So you shouldn’t expect to read here a very critical or deep analysis of character, theme, development or arc. I don’t have anything terribly meaningful to say. My family re-watched Inc. recently so that we’d feel properly refreshed before seeing Uni, and the 2001 version (holy wowie. 2001? That gives one pause.) was still fun and exciting. I’d kind of forgotten that it relies less on story and character like some of the studio’s other offerings, and instead a bit too much on slapstick-type humor, bug-eyes and comical fainting and all. It’s not my favorite Pixar by any means, but it makes for an enjoyable revisit.

So if anything, University improves in that area a bit, giving the characters a few more interesting things to do, some growth that, while predictable, feels earned and well-told. At the culmination (SPOILERS) of the Scare Games in the movie, I actually felt miserably let down for a moment, thinking that the movie might end there. For some reason I had no concept of how long the movie had been at that point and was convinced - from the way the scene was staged with music and climactic-y things happening - that it was ending that way, and I wasn’t at all happy.

I doubted. For a moment. Damn you, Cars! *shakes old man fist*

All of which made what followed very gratifying, and very terrific. I thought the scenes taking place in the human world were spectacular - so richly shot, with the backgrounds and lighting and overall feel rendered so differently - so purposefully differently - than the rest of the movie. Gorgeous and stunning.

So I was happy. My Pixar-Joy Containment Unit has  been filled up once more.

But, what? No The Good Dinosaur teaser? *sigh*

May 8, 2012

WOW. This is spectacularly weird and so very well done.

moderndelay:

Walt Disney’s Taxi Driver (by Bryan Boyce)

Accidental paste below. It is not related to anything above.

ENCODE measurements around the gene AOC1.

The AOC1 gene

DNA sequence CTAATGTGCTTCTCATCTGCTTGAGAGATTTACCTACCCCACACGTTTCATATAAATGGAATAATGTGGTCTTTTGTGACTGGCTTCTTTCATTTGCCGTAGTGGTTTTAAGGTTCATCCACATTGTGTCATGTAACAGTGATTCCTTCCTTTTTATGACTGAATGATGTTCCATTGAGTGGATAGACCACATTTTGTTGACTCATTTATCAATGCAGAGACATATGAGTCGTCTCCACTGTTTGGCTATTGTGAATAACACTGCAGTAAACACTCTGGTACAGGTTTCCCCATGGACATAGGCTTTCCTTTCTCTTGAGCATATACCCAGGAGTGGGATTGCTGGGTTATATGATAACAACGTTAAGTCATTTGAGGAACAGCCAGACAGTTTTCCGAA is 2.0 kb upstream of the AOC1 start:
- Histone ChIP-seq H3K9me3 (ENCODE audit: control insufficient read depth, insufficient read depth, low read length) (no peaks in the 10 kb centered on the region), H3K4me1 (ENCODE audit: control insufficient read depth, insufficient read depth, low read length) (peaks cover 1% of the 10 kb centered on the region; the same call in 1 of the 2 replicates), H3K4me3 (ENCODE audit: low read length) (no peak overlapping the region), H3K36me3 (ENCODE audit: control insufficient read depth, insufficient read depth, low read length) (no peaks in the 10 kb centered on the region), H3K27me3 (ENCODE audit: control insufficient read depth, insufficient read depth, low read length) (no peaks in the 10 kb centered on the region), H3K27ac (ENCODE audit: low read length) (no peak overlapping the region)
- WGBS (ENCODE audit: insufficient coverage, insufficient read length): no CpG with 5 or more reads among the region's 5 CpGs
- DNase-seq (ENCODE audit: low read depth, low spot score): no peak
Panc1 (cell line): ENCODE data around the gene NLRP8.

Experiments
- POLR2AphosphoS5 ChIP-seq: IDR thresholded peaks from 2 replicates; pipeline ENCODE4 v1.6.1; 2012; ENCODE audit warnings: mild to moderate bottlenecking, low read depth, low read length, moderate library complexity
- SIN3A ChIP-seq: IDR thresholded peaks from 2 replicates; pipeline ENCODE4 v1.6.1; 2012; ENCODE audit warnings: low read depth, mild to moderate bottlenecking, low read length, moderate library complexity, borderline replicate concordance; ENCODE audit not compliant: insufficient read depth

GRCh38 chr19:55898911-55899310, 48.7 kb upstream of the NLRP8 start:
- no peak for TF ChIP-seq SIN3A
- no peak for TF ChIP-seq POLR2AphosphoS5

November 4, 2011
Not, I’m guessing, sanctioned by Disney or Pixar.
buzzfeed: [Buzzed Lightbeer]

Not, I’m guessing, sanctioned by Disney or Pixar.

buzzfeed: [Buzzed Lightbeer]

October 7, 2011
(via the entertaining-times-infinity series Thursday’s Ways Not To Die at my new plaid pants)

(via the entertaining-times-infinity series Thursday’s Ways Not To Die at my new plaid pants)

May 5, 2011
WHAT THE DAMN HELL ARE YOU WEARING, MICKEY? HAVE YOU EVER EVEN SEEN STAR WARS?
stoopid mouse.
tacgnol:

RIP ;-;

WHAT THE DAMN HELL ARE YOU WEARING, MICKEY? HAVE YOU EVER EVEN SEEN STAR WARS?

stoopid mouse.

tacgnol:

RIP ;-;

(via longcatbackwards-deactivated201)

February 15, 2011
I’ve done this.
Most recently, when the furnace in my basement broke.

I’ve done this.

Most recently, when the furnace in my basement broke.

(Source: gifake, via lovegifs)

October 18, 2010
This is a great book and I’ll pretty much support anything created by Berkeley Breathed, but the writer/director Simon Wells’ filmography doesn’t much suggest that this will be terrific. 
Joan Cusack? Okay. Seth Green? Fine. Jettisoning Breathed’s artwork for the same basic CG crank-em-out look that’s become so popular?
Bummer. I’ll wait to see a trailer, but this doesn’t fill me with hope. 
popculturebrain:

Poster Debut For ‘Mars Needs Moms’ | LatinoReview

This is a great book and I’ll pretty much support anything created by Berkeley Breathed, but the writer/director Simon Wells’ filmography doesn’t much suggest that this will be terrific. 

Joan Cusack? Okay. Seth Green? Fine. Jettisoning Breathed’s artwork for the same basic CG crank-em-out look that’s become so popular?

Bummer. I’ll wait to see a trailer, but this doesn’t fill me with hope. 

popculturebrain:

Poster Debut For ‘Mars Needs Moms’ | LatinoReview